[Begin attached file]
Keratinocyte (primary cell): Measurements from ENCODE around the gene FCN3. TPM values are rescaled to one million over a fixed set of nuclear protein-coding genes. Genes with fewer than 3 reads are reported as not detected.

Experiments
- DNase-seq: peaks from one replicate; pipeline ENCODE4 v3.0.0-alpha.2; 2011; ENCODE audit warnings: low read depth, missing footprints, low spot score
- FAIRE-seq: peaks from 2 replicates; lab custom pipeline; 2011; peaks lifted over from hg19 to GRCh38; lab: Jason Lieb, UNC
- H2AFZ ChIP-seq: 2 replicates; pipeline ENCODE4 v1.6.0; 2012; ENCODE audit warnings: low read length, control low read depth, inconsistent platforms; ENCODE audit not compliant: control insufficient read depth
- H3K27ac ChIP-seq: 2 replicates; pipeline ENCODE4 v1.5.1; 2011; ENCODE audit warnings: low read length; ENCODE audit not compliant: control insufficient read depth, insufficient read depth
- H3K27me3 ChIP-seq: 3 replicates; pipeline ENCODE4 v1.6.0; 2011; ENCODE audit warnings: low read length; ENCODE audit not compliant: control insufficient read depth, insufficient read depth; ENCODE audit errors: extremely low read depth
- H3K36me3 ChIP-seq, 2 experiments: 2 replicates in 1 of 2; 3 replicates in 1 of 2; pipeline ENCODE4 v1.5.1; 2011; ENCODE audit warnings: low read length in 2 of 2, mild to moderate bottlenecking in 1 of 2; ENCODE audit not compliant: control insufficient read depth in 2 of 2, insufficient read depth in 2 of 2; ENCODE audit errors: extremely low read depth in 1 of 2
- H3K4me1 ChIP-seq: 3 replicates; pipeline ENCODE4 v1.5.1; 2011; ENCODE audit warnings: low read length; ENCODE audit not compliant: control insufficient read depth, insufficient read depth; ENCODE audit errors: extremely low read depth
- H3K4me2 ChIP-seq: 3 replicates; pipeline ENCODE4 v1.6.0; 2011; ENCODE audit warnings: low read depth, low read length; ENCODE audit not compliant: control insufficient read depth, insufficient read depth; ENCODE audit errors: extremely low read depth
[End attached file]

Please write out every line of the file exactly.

Keratinocyte (primary cell): Measurements from ENCODE around the gene FCN3. TPM values are rescaled to one million over a fixed set of nuclear protein-coding genes. Genes with fewer than 3 reads are reported as not detected.

Experiments
- DNase-seq: peaks from one replicate; pipeline ENCODE4 v3.0.0-alpha.2; 2011; ENCODE audit warnings: low read depth, missing footprints, low spot score
- FAIRE-seq: peaks from 2 replicates; lab custom pipeline; 2011; peaks lifted over from hg19 to GRCh38; lab: Jason Lieb, UNC
- H2AFZ ChIP-seq: 2 replicates; pipeline ENCODE4 v1.6.0; 2012; ENCODE audit warnings: low read length, control low read depth, inconsistent platforms; ENCODE audit not compliant: control insufficient read depth
- H3K27ac ChIP-seq: 2 replicates; pipeline ENCODE4 v1.5.1; 2011; ENCODE audit warnings: low read length; ENCODE audit not compliant: control insufficient read depth, insufficient read depth
- H3K27me3 ChIP-seq: 3 replicates; pipeline ENCODE4 v1.6.0; 2011; ENCODE audit warnings: low read length; ENCODE audit not compliant: control insufficient read depth, insufficient read depth; ENCODE audit errors: extremely low read depth
- H3K36me3 ChIP-seq, 2 experiments: 2 replicates in 1 of 2; 3 replicates in 1 of 2; pipeline ENCODE4 v1.5.1; 2011; ENCODE audit warnings: low read length in 2 of 2, mild to moderate bottlenecking in 1 of 2; ENCODE audit not compliant: control insufficient read depth in 2 of 2, insufficient read depth in 2 of 2; ENCODE audit errors: extremely low read depth in 1 of 2
- H3K4me1 ChIP-seq: 3 replicates; pipeline ENCODE4 v1.5.1; 2011; ENCODE audit warnings: low read length; ENCODE audit not compliant: control insufficient read depth, insufficient read depth; ENCODE audit errors: extremely low read depth
- H3K4me2 ChIP-seq: 3 replicates; pipeline ENCODE4 v1.6.0; 2011; ENCODE audit warnings: low read depth, low read length; ENCODE audit not compliant: control insufficient read depth, insufficient read depth; ENCODE audit errors: extremely low read depth